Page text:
Seeing Infinity

Seeing Infinity

What to expect and see at the Yayoi Kusama art exhibit

Jessica Frascà  STAFF COLUMNIST

Photo: Jessica Frascà / THE MIKE.

 

You have probably already seen all over your Facebook and Instagram newsfeed images from the Yayoi Kusama’s Infinity Mirrors exhibit at the Art Gallery of Ontario (AGO). The much-anticipated exhibit is here from March 3 to May 27. It is an exhibit worth checking out if you are into seeing art that will allow you to immerse yourself into an installation that gives off a sense of time and space and suggests a cosmic hyper-reality. There are six different rooms, each with their very own theme, with artworks and sculptures to compliment the display of the works. This in fact is a contemporary exhibit, which allows the viewer to experience a fantasy.

The six rooms are set up in chronological order from 1965 to present. The artist Yayoi Kusama, age 88, has a sense of style with the use of colours, repetition, and excessive use of polka dots. The Infinity Mirrors exhibit begins with the artist’s milestone installation, Infinity Mirror Room — Phalli’s Field (1965/2016), a dense and dizzying field of hundreds of red-spotted repeated sculptures in a room lined with mirrors. The Dots Obsession — Love Transformed into Dots (2007/2017) infinity room has pink polka-dotted balloons hanging from the ceiling and occupying the floor. The Love Eternity Room (1966/1994) is another personal enjoyable experience from the exhibit where two visitors are allowed to peak into a peephole to see inside a room that has a kaleidoscope effect with colourful LED lights put on display. A particular favourite room of mine was the one in which you receive stickers and have to help the artist colour the white room using the polka dot stickers. It allows the public to also become artists themselves. The different rooms all have a unique experience in each from the colours used as well as the objects chosen. For instance, one room, All the Eternal Love I Have for the Pumpkins (2016), showcases the artist's admiration of pumpkins and presents the room as if you were entering a fairytale.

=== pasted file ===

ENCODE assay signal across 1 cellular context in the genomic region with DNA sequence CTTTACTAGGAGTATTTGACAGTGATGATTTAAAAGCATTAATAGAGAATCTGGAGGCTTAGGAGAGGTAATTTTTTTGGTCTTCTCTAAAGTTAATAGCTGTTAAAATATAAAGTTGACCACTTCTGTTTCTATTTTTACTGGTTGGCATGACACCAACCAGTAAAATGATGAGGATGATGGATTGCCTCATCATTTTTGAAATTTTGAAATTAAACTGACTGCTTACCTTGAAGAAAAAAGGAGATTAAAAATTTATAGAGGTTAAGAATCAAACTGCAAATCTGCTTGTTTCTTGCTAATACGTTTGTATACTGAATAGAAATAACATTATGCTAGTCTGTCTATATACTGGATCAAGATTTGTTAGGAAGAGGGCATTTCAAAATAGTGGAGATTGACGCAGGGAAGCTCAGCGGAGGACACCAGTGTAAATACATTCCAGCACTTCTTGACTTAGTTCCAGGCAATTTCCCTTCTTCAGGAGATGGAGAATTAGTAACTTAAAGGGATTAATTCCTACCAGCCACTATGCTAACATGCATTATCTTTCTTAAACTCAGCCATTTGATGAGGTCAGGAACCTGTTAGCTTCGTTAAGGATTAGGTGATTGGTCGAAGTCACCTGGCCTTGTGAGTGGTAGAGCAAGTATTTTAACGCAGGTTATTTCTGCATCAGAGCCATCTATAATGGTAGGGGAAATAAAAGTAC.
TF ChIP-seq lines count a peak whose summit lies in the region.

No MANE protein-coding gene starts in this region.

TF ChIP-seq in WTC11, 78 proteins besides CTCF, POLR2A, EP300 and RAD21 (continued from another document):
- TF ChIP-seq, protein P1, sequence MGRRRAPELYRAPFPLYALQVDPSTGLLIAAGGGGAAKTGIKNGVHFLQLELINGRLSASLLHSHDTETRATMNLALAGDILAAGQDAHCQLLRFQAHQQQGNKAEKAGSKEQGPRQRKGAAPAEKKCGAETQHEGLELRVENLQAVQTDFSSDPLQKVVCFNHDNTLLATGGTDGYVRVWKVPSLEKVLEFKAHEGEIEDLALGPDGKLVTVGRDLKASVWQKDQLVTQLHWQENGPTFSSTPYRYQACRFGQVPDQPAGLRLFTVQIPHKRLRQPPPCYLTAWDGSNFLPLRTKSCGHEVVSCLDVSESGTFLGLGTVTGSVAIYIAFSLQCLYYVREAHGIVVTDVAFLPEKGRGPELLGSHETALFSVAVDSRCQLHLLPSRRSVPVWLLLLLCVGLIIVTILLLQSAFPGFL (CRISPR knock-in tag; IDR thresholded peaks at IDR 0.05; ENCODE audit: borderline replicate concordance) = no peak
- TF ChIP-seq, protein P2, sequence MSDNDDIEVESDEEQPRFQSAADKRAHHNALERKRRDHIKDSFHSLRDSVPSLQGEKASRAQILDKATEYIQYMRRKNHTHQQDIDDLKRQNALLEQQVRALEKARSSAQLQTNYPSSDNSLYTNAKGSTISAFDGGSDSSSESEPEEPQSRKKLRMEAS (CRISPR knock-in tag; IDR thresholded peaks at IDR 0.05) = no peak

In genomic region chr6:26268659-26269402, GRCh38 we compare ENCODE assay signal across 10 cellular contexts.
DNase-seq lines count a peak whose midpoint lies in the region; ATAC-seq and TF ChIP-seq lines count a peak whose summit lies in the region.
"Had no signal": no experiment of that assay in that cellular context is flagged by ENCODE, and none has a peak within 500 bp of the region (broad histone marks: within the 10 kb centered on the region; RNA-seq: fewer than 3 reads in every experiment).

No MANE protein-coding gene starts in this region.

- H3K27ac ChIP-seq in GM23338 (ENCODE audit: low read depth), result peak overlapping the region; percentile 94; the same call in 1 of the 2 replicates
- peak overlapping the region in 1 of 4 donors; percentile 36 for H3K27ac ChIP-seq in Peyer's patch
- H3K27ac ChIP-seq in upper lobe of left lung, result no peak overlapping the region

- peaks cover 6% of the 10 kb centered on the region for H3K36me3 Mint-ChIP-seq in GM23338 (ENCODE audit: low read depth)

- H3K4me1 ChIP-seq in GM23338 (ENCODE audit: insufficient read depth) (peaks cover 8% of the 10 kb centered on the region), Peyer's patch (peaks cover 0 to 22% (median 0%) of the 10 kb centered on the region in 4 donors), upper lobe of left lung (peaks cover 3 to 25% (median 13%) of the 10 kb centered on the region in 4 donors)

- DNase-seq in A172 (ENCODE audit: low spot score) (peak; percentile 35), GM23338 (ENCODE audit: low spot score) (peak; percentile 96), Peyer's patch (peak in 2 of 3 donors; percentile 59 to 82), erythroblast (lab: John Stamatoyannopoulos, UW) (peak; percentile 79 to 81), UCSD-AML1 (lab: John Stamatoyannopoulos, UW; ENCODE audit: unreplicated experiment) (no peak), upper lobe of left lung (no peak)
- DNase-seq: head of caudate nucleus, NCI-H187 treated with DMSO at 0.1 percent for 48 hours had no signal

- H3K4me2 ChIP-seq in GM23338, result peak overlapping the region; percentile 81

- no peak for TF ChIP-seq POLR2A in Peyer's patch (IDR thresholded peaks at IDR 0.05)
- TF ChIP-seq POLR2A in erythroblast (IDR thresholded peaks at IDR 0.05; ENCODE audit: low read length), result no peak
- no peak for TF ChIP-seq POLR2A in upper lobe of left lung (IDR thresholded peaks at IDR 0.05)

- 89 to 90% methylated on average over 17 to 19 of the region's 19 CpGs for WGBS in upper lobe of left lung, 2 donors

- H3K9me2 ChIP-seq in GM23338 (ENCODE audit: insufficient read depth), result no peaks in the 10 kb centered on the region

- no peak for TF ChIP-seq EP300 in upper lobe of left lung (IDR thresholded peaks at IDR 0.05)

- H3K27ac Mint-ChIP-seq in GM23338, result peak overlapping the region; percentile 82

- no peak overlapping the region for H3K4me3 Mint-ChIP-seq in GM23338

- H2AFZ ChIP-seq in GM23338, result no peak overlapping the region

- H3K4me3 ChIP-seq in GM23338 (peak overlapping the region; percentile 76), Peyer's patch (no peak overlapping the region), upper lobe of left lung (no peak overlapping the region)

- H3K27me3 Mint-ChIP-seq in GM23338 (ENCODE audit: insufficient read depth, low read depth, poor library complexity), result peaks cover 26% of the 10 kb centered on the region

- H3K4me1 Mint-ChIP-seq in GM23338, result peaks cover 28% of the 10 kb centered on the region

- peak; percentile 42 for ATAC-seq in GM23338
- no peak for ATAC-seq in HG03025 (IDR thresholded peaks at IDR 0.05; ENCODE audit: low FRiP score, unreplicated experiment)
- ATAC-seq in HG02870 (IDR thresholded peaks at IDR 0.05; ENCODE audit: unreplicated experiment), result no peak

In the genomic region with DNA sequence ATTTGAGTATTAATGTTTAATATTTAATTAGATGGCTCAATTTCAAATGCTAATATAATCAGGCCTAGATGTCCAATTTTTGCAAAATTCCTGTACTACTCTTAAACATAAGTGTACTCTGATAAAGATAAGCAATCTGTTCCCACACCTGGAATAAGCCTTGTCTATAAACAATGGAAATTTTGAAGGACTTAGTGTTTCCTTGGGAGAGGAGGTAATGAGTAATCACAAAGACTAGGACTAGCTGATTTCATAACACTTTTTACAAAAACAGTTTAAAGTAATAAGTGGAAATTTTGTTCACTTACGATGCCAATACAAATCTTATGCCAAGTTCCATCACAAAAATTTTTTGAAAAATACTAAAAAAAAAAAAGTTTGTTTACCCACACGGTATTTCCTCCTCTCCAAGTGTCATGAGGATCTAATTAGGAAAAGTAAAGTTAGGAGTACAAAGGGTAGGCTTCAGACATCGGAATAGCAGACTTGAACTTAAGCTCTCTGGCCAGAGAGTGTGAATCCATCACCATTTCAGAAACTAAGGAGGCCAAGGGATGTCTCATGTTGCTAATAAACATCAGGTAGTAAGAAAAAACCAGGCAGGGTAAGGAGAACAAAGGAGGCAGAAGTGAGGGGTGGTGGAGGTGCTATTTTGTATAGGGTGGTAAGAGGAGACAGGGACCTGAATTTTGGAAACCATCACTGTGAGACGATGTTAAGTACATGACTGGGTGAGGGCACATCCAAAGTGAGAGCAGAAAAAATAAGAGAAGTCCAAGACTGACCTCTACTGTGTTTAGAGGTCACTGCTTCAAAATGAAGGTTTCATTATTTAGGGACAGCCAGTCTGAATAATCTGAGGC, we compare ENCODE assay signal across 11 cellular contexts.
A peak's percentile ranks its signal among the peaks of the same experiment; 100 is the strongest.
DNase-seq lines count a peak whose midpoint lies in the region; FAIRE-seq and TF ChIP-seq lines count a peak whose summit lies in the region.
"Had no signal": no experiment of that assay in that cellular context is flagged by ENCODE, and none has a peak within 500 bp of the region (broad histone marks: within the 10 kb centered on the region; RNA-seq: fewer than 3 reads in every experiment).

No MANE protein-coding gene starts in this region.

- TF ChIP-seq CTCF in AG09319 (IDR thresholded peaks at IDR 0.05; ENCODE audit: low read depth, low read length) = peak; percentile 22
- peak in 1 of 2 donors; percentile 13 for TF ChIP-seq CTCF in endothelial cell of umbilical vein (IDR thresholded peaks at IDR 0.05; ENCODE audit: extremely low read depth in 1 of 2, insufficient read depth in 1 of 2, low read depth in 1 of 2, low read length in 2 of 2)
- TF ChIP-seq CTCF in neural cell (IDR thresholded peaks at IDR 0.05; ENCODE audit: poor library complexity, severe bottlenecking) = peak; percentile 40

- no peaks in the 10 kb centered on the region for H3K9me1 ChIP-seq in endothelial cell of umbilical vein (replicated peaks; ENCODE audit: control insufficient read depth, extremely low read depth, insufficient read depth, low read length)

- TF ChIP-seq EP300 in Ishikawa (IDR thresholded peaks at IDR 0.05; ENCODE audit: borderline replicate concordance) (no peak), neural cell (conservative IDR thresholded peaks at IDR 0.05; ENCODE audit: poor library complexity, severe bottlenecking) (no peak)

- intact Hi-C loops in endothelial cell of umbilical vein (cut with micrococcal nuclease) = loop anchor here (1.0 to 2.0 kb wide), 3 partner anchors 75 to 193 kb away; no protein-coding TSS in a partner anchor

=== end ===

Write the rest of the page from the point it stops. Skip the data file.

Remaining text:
In order for you to be prepared to enter this exhibit, I would suggest to first go through the exhibit without using your phone for pictures. Take this as an opportunity to try to take in the artist’s work as a room to enter a supernatural world. Then go again into the room and use your cellphone to take photos so you can update your social media pages. Another suggestion would be to try to get tickets for three people; this would allow you to be in the room without any strangers. 

The biggest question that everyone is wondering is if this exhibit is worth checking out or if it's just overhyped. The fact that the exhibit comes from Japan and is here for a short amount of time does make it a worthwhile experience. Also, it's not like any other special exhibit put on at the AGO. In fact, it's interactive and allows you to gain your own experience in each of the rooms. It is true that people are showing off a bit too much on social media being at the exhibit. Regardless of the tedious process to buy and order tickets — since the wait online took hours — the wait is worth it because you get to stay in there for 20 seconds, which allows everyone to have a right to show off their experience being at the exhibit.

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